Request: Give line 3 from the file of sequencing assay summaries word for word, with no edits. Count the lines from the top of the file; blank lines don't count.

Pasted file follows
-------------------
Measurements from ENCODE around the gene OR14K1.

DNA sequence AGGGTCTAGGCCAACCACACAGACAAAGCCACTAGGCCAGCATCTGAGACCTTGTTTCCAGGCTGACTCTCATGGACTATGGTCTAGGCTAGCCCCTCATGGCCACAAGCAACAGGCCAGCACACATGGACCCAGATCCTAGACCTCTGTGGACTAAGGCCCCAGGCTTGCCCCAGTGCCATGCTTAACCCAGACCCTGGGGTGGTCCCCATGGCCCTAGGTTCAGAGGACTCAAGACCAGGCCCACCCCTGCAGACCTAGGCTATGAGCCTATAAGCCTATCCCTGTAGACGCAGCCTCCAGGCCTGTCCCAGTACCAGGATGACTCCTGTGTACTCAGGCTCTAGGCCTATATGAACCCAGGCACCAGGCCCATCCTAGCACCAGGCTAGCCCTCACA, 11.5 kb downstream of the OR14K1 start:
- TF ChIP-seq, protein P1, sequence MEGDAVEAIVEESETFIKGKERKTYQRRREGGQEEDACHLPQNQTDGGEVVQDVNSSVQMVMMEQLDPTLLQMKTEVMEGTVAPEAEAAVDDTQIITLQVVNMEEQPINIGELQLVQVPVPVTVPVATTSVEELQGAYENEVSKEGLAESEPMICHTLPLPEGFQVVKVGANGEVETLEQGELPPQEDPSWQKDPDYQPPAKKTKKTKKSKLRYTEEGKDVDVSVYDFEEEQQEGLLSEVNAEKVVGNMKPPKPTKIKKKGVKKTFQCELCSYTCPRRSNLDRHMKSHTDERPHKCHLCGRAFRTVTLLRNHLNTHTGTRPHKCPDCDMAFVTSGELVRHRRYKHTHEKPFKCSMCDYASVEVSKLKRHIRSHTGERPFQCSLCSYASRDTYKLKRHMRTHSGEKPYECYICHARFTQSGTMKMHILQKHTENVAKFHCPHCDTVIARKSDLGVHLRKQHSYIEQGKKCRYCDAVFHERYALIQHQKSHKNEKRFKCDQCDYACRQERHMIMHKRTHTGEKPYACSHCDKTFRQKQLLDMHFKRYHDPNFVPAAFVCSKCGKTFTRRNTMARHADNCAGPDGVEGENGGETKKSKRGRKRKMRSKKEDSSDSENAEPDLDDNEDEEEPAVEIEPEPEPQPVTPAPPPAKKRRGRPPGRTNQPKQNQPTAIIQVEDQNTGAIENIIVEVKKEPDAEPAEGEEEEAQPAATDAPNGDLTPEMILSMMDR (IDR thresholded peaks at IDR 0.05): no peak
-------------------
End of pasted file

- TF ChIP-seq, protein P1, sequence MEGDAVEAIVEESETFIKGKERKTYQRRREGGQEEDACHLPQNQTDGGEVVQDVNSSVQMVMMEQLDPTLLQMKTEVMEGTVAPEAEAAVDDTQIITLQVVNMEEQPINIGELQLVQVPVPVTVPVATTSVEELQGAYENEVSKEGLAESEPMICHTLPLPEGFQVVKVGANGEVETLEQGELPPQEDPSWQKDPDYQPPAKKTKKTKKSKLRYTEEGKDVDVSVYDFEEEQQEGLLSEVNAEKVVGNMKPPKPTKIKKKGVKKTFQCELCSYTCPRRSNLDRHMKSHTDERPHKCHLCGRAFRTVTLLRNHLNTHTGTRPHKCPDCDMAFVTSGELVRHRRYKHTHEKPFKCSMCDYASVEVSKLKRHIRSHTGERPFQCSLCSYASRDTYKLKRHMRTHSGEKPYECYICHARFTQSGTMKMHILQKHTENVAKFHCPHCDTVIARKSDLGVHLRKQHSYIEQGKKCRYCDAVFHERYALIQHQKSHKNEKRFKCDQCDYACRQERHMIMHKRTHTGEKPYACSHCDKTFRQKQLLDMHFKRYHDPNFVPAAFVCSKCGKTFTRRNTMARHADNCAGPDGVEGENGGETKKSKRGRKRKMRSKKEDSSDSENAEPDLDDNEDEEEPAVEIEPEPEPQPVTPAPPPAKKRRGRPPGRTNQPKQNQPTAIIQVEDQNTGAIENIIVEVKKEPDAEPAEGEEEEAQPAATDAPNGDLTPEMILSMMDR (IDR thresholded peaks at IDR 0.05): no peak